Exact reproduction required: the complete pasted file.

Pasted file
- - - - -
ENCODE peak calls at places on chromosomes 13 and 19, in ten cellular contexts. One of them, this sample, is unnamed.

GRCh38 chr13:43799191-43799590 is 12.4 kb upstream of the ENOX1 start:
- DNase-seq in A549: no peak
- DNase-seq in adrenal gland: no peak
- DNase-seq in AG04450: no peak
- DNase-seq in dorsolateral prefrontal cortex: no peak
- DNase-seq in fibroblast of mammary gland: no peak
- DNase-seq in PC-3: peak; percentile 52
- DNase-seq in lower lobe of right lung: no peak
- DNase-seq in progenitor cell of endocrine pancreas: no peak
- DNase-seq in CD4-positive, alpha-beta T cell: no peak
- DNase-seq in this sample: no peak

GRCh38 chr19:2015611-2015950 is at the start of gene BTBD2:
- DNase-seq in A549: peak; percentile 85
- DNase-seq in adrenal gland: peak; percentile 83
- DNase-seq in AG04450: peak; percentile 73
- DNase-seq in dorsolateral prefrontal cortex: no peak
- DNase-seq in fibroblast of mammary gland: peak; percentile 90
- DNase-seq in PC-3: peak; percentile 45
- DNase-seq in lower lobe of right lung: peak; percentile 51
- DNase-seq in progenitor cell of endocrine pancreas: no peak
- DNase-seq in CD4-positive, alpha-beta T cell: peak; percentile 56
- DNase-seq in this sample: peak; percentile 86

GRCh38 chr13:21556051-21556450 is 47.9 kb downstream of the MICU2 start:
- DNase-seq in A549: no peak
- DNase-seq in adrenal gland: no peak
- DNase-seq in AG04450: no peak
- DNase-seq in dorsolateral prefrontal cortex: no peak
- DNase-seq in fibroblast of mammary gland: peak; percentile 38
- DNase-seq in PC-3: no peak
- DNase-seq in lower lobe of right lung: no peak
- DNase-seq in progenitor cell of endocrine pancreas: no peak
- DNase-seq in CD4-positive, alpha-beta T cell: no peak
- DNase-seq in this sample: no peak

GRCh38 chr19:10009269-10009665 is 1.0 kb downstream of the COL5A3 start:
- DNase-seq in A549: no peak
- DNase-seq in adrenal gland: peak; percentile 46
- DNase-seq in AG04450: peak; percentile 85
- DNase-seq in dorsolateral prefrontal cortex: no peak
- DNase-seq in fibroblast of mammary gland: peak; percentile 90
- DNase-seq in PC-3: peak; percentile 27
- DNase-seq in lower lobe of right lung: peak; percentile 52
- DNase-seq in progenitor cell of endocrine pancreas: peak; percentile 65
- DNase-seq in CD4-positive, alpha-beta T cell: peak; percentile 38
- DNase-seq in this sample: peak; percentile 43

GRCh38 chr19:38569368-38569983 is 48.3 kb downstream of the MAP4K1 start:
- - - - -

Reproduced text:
ENCODE peak calls at places on chromosomes 13 and 19, in ten cellular contexts. One of them, this sample, is unnamed.

GRCh38 chr13:43799191-43799590 is 12.4 kb upstream of the ENOX1 start:
- DNase-seq in A549: no peak
- DNase-seq in adrenal gland: no peak
- DNase-seq in AG04450: no peak
- DNase-seq in dorsolateral prefrontal cortex: no peak
- DNase-seq in fibroblast of mammary gland: no peak
- DNase-seq in PC-3: peak; percentile 52
- DNase-seq in lower lobe of right lung: no peak
- DNase-seq in progenitor cell of endocrine pancreas: no peak
- DNase-seq in CD4-positive, alpha-beta T cell: no peak
- DNase-seq in this sample: no peak

GRCh38 chr19:2015611-2015950 is at the start of gene BTBD2:
- DNase-seq in A549: peak; percentile 85
- DNase-seq in adrenal gland: peak; percentile 83
- DNase-seq in AG04450: peak; percentile 73
- DNase-seq in dorsolateral prefrontal cortex: no peak
- DNase-seq in fibroblast of mammary gland: peak; percentile 90
- DNase-seq in PC-3: peak; percentile 45
- DNase-seq in lower lobe of right lung: peak; percentile 51
- DNase-seq in progenitor cell of endocrine pancreas: no peak
- DNase-seq in CD4-positive, alpha-beta T cell: peak; percentile 56
- DNase-seq in this sample: peak; percentile 86

GRCh38 chr13:21556051-21556450 is 47.9 kb downstream of the MICU2 start:
- DNase-seq in A549: no peak
- DNase-seq in adrenal gland: no peak
- DNase-seq in AG04450: no peak
- DNase-seq in dorsolateral prefrontal cortex: no peak
- DNase-seq in fibroblast of mammary gland: peak; percentile 38
- DNase-seq in PC-3: no peak
- DNase-seq in lower lobe of right lung: no peak
- DNase-seq in progenitor cell of endocrine pancreas: no peak
- DNase-seq in CD4-positive, alpha-beta T cell: no peak
- DNase-seq in this sample: no peak

GRCh38 chr19:10009269-10009665 is 1.0 kb downstream of the COL5A3 start:
- DNase-seq in A549: no peak
- DNase-seq in adrenal gland: peak; percentile 46
- DNase-seq in AG04450: peak; percentile 85
- DNase-seq in dorsolateral prefrontal cortex: no peak
- DNase-seq in fibroblast of mammary gland: peak; percentile 90
- DNase-seq in PC-3: peak; percentile 27
- DNase-seq in lower lobe of right lung: peak; percentile 52
- DNase-seq in progenitor cell of endocrine pancreas: peak; percentile 65
- DNase-seq in CD4-positive, alpha-beta T cell: peak; percentile 38
- DNase-seq in this sample: peak; percentile 43

GRCh38 chr19:38569368-38569983 is 48.3 kb downstream of the MAP4K1 start: